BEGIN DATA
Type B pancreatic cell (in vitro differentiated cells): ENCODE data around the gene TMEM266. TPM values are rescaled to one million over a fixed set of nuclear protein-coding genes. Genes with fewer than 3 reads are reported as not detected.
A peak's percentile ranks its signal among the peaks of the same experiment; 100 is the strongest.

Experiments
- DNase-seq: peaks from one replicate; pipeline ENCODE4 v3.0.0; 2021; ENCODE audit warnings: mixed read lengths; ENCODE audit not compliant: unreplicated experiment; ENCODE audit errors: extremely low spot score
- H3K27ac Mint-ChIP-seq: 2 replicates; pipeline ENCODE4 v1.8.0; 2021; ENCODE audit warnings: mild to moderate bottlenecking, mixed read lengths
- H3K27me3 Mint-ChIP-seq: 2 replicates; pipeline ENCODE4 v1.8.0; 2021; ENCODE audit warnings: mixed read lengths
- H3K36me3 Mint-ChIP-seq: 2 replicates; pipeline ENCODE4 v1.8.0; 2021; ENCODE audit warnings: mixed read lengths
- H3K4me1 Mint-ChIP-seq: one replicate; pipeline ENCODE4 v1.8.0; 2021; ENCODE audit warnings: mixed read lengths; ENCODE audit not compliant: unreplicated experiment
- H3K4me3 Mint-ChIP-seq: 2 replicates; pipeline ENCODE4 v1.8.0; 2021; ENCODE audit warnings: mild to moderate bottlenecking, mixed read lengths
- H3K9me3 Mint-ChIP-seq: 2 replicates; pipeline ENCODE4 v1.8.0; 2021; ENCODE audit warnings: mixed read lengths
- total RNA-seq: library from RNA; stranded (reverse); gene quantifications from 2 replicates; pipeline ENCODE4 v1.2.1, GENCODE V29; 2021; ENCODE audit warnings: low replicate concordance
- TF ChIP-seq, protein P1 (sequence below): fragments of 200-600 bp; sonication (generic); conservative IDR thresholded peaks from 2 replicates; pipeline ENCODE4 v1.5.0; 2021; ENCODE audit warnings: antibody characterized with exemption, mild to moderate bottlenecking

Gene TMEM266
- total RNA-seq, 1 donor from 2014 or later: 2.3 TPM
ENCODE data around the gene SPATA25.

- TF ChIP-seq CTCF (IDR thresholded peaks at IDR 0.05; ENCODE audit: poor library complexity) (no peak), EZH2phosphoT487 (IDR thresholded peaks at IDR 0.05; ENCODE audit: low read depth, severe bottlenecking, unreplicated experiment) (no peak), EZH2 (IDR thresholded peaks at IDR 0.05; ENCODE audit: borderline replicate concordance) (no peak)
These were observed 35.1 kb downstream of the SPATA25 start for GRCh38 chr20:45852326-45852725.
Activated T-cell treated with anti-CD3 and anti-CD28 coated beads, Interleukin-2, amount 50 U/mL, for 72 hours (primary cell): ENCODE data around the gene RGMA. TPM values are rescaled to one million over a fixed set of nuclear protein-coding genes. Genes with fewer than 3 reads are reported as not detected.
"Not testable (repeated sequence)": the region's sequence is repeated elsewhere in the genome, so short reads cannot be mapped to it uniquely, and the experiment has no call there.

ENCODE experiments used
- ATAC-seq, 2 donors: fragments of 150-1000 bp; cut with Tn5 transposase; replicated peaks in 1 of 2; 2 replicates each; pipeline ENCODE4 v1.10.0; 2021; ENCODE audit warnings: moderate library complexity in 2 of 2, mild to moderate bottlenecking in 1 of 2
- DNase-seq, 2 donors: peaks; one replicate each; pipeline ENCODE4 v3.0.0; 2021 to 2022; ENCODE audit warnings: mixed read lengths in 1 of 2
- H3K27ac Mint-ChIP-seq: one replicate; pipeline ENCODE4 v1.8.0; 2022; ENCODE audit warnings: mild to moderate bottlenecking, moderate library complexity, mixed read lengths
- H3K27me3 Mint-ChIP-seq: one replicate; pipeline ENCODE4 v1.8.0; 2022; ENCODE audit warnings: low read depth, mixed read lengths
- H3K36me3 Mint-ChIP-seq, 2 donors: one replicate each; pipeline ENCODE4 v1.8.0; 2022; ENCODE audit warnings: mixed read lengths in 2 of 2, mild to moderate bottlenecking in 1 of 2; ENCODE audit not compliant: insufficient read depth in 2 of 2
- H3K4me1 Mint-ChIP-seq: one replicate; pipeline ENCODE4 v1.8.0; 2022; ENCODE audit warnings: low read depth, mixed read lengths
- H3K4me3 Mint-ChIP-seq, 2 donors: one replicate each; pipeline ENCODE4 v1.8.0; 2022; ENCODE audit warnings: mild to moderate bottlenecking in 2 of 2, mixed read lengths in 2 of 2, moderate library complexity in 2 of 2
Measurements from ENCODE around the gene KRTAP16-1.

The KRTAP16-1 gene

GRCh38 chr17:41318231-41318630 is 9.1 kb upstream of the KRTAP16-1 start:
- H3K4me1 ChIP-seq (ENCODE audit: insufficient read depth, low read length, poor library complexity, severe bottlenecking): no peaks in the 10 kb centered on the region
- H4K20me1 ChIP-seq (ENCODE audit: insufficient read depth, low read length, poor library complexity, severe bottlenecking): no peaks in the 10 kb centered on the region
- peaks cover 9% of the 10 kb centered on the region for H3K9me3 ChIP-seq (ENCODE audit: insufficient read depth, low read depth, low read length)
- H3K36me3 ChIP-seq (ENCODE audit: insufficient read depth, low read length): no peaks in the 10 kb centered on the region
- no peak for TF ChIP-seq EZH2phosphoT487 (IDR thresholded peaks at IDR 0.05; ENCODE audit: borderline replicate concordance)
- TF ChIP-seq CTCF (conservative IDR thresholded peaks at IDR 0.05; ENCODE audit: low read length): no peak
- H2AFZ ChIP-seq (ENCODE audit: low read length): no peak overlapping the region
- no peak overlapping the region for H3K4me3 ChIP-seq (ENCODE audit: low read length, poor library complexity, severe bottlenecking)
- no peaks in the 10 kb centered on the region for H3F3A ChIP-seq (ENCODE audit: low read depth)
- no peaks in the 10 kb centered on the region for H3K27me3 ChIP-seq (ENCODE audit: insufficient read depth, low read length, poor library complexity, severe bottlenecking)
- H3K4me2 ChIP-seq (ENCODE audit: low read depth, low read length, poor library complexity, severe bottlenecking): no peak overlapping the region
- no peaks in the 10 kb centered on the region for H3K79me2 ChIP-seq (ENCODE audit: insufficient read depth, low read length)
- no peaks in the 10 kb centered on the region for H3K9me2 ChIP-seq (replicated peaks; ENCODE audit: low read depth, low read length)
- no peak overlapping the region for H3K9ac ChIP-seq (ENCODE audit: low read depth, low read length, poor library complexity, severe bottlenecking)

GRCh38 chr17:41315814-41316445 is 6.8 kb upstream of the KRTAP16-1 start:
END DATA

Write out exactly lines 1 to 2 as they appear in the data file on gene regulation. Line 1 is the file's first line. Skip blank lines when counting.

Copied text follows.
Type B pancreatic cell (in vitro differentiated cells): ENCODE data around the gene TMEM266. TPM values are rescaled to one million over a fixed set of nuclear protein-coding genes. Genes with fewer than 3 reads are reported as not detected.
A peak's percentile ranks its signal among the peaks of the same experiment; 100 is the strongest.